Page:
A sunny midwinter morning at Distillery Creek proved to be good for birding, in contrast to the previous dull, wet day when few birds were evident. (Full list at end of report).

Start of the walk along the road

Many birds were busy in the leaf canopy, but the strong winds at that level made it very hard to locate them in the ever-moving foliage. We enjoyed hearing numbers of honeyeaters, particularly the Crescent Honeyeaters, which seemed as numerous as the ubiquitous New Holland Honeyeaters. It was a good learning environment to distinguish the range of calls of the Crescent HE, apart from their most well-known “egypt” call.

Fingerless gloves are good at this time of year

Two types of cuckoos were heard but, even with some diligent looking, were not seen.

Where is that Cuckoo?

A Golden Whistler heard early in the walk along the road, finally came close enough when we were on the bush track for everyone to have a clear view of his glorious markings.

Now for the bush track

Look.. it's a Golden Whistler

Towards the end of the main walk we were delighted to hear, then see, two Yellow-tailed Black Cockatoos languidly fly past, with one landing nearby so we could check if it had a red band around the eye, which is a characteristic of a male.

Our wonderful scribe

The highlight was a different LBB (Little Brown Bird) high up in a tree displaying its white underparts and flicking its wings and tail in an unusual way. Finally we saw a bit of a blush on its upper chest and, after much looking in an iPhone app. and a bird book, we came up with a diagnosis...a female Rose Robin, indeed a most unusual sighting.

What is that LBB? We'll look in the book

How about the Iphone app?

At morning tea in the picnic ground we were entertained by a pair of Scarlet Robins. Two of us decided to walk back into town in the sun and see what else we could find.

What now... who wants to walk back to town?

There were a range of water birds in the swampy areas in the paddocks near the Creek, and we had our only sighting of a raptor... a Nankeen Kestrel. The view out to sea from the lighthouse was really something, with the extreme winds turning the sea near the shore into a frothing cauldron of white.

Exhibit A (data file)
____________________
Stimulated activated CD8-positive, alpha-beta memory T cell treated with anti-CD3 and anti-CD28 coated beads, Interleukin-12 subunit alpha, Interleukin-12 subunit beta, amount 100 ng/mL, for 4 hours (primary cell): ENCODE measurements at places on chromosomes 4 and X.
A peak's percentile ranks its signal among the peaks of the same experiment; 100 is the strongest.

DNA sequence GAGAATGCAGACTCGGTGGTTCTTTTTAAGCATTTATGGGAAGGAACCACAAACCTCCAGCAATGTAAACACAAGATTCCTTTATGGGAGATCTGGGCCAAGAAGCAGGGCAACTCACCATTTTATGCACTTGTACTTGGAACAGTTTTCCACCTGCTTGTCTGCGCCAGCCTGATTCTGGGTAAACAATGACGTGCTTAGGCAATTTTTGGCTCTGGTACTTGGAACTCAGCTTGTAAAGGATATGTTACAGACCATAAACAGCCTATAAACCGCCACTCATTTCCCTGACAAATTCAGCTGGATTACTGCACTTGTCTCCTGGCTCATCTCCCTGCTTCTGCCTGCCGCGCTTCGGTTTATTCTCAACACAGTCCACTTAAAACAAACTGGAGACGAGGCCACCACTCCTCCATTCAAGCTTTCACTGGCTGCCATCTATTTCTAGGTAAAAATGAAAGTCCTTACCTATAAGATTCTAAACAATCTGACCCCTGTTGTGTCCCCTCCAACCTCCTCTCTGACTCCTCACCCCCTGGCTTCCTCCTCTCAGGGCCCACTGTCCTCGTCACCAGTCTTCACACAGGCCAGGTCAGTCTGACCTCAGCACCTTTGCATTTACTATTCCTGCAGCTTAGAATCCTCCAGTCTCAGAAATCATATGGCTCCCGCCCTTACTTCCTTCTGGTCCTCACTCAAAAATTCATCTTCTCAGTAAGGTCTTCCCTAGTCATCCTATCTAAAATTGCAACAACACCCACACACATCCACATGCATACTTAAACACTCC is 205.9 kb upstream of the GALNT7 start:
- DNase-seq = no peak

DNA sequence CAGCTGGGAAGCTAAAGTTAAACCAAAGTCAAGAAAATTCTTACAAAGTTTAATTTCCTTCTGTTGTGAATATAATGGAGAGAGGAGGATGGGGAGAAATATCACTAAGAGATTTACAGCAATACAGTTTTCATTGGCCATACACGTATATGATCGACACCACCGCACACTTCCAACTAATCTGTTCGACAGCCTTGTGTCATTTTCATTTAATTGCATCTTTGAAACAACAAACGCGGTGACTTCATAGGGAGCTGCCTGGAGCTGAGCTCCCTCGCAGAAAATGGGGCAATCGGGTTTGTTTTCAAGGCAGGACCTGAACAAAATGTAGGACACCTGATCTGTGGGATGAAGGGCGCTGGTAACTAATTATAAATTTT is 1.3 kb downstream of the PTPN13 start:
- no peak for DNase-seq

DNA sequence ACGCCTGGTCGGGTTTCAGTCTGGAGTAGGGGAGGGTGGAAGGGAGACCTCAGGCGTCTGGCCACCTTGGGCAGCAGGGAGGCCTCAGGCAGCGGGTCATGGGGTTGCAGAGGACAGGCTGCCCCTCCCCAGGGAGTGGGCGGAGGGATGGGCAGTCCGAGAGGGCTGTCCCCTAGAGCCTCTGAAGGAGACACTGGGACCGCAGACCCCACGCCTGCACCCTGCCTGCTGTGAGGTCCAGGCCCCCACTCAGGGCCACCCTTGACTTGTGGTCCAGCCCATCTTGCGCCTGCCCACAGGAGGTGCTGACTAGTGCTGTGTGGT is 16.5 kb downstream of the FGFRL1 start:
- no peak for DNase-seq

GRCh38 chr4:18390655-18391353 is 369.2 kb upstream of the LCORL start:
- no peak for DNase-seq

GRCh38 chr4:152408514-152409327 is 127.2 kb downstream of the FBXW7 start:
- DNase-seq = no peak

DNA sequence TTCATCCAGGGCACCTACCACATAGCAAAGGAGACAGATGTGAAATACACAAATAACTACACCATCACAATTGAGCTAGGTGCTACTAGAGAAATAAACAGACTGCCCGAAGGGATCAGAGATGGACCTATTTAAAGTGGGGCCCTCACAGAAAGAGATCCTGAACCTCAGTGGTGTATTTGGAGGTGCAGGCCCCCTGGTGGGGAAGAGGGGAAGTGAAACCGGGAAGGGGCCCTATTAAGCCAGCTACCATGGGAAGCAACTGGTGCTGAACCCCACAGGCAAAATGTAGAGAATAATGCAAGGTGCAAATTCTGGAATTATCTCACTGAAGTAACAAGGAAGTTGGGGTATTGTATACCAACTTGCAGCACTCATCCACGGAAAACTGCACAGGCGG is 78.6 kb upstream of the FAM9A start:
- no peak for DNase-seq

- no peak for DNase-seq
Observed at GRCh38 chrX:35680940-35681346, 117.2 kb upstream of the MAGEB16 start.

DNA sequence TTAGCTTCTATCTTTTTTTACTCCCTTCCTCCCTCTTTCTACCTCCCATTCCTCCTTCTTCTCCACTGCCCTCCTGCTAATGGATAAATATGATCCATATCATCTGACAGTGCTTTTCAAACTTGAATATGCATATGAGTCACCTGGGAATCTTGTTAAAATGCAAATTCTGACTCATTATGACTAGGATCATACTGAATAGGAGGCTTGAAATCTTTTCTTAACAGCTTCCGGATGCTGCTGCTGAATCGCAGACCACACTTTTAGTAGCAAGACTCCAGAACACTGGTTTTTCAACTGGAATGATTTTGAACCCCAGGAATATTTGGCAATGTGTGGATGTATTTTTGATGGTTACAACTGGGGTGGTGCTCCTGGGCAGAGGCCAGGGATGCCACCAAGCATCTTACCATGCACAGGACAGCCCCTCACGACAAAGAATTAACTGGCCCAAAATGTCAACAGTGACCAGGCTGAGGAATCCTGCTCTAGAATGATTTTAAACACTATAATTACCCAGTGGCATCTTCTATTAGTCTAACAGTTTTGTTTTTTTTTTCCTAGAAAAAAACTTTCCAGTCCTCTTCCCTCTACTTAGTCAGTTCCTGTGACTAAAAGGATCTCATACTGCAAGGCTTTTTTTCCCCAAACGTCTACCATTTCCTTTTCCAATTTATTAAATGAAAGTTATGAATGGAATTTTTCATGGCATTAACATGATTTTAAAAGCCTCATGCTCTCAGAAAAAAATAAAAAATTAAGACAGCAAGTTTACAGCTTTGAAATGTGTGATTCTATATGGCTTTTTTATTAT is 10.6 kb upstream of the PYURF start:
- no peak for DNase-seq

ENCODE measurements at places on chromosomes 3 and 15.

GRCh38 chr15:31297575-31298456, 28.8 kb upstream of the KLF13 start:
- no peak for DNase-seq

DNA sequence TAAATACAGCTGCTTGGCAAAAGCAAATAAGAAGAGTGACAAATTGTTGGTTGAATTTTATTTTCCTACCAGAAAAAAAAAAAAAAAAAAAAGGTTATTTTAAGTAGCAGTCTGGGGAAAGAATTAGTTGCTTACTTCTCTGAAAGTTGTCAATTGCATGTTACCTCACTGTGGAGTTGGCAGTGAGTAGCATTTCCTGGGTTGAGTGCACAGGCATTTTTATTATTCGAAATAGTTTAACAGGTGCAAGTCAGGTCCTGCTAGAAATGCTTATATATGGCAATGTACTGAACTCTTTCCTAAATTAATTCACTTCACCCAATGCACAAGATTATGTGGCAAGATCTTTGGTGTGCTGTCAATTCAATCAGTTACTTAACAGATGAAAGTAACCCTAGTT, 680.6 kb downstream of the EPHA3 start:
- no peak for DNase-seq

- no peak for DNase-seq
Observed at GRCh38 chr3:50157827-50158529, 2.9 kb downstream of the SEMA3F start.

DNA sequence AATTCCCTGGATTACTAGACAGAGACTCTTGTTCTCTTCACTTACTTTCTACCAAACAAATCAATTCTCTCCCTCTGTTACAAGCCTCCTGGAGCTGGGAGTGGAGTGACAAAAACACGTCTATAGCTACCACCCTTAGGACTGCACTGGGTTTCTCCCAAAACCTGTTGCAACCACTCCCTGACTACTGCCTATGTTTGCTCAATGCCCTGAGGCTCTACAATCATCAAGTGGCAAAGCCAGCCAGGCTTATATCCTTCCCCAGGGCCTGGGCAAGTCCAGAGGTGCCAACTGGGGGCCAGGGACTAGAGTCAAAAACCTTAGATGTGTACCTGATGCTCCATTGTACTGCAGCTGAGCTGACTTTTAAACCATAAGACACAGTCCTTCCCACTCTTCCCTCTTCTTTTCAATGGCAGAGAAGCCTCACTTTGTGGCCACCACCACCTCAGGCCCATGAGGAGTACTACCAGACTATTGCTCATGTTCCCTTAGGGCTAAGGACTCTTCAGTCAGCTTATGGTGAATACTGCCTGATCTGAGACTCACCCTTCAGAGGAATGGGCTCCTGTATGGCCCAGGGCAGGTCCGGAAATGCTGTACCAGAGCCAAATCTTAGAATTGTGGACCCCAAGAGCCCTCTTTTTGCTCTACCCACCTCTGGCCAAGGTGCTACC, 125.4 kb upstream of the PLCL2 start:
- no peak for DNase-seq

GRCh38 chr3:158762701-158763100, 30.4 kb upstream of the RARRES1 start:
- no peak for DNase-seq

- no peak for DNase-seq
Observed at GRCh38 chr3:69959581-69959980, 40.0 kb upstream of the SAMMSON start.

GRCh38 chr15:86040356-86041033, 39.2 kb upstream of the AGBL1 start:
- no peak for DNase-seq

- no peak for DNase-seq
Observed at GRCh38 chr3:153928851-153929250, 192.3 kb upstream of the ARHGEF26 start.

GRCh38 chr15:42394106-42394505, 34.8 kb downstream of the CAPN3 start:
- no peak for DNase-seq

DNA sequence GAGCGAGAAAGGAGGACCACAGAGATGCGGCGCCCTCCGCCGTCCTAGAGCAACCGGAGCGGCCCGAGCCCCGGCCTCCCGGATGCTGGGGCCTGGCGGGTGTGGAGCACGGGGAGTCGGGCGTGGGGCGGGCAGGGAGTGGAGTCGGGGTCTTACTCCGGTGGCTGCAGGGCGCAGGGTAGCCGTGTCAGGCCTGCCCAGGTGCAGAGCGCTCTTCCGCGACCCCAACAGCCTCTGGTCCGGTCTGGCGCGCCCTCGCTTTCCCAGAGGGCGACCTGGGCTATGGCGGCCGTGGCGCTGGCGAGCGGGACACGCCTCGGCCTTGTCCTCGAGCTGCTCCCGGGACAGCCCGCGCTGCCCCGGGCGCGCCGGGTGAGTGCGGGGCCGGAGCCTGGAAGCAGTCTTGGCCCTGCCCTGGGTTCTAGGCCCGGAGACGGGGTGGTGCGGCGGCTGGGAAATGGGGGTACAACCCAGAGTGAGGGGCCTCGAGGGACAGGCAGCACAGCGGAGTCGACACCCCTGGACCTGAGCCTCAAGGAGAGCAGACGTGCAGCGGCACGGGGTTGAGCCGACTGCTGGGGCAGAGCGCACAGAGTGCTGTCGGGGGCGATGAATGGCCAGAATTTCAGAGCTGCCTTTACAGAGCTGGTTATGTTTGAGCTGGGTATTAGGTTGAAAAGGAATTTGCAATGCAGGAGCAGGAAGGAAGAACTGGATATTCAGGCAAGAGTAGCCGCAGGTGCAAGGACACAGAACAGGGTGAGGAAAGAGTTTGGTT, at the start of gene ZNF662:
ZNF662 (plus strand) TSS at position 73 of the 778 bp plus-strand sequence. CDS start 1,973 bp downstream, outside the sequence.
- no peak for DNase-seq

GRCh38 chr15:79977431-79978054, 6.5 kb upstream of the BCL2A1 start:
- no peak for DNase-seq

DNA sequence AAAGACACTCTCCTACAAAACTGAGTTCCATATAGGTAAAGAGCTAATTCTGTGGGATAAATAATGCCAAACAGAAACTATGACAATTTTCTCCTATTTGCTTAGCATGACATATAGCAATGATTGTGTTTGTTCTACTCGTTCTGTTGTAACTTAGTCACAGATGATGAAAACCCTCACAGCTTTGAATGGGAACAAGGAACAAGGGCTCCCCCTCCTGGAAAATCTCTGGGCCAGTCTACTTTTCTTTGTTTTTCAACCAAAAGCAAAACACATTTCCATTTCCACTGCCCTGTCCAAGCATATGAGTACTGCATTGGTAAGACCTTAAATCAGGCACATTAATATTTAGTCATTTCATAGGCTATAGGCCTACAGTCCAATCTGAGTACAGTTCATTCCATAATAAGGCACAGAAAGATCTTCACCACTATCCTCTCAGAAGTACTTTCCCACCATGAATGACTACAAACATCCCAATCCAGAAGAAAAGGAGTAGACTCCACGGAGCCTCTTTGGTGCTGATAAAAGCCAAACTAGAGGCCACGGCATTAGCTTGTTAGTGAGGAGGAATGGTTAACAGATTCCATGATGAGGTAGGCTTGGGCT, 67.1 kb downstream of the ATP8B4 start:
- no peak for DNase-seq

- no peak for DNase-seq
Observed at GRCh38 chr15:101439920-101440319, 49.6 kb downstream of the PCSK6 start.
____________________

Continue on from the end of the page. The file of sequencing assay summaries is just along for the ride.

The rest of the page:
Aireys Inlet beach

The high winds had brought some Shy Albatross closer to shore than usual, and were beautiful to see as they glided effortlessly over the waves. To the naked eye they disappeared from view when their upper body with black wings were toward the shore then appeared, as if by magic, as they turned and their white underparts caught the sun’s rays.


Can you see the Albatross?

The morning finished on a high note to the ringing sounds of Singing Honeyeaters and our most special of birds, the Rufous Bristlebird which is highlighted on the Angair mosaic.

Singing Honeyeater

Rufous Bristlebird

Ellinor Campbell

Below are all the birds identified on this walk:

Distillery creek/Painkalac Creek & paddocks/Coastal Reserve Reserve/Ocean

  1. Black Swan
  2. Australian Wood Duck
  3. Grey Teal
  4. Shy Albatross
  5. Australasian Gannet
  6. Little Pied Cormorant
  7. Great Cormorant
  8. Eastern Great Egret
  9. White-faced Heron
  10. Nankeen Kestrel
  11. Masked Lapwing
  12. Yellow-tailed Black
  13. Sulphur-crested Cockatoo
  14. Crimson Rosella
  15. Shining Bronze Cuckoo
  16. Fan-tailed Cuckoo
  17. Laughing Kookaburra
  18. White-throated Treecreeper
  19. Superb Fairy-wren
  20. Rufous Bristlebird
  21. White-browed Scrubwren
  22. Brown Thornbill
  23. Eastern Spinebill
  24. Singing Honeyeater
  25. White-eared Honeyeater
  26. Red Wattlebird
  27. Crescent Honeyeater
  28. New Holland Honeyeater
  29. White-naped Honeyeater
  30. Golden Whistler
  31. Grey Shrike-thrush
  32. Australasian Magpie
  33. Pied Currawong
  34. Grey Currawong
  35. Grey Fantail
  36. Willy Wagtail
  37. Little Raven
  38. Magpie Lark
  39. Scarlet Robin
  40. Flame Robin
  41. Rose robin
  42. Eastern Yellow Robin
  43. Welcome Swallow
  44. Bassian Thrush
  45. Common Blackbird
  46. Common Starling



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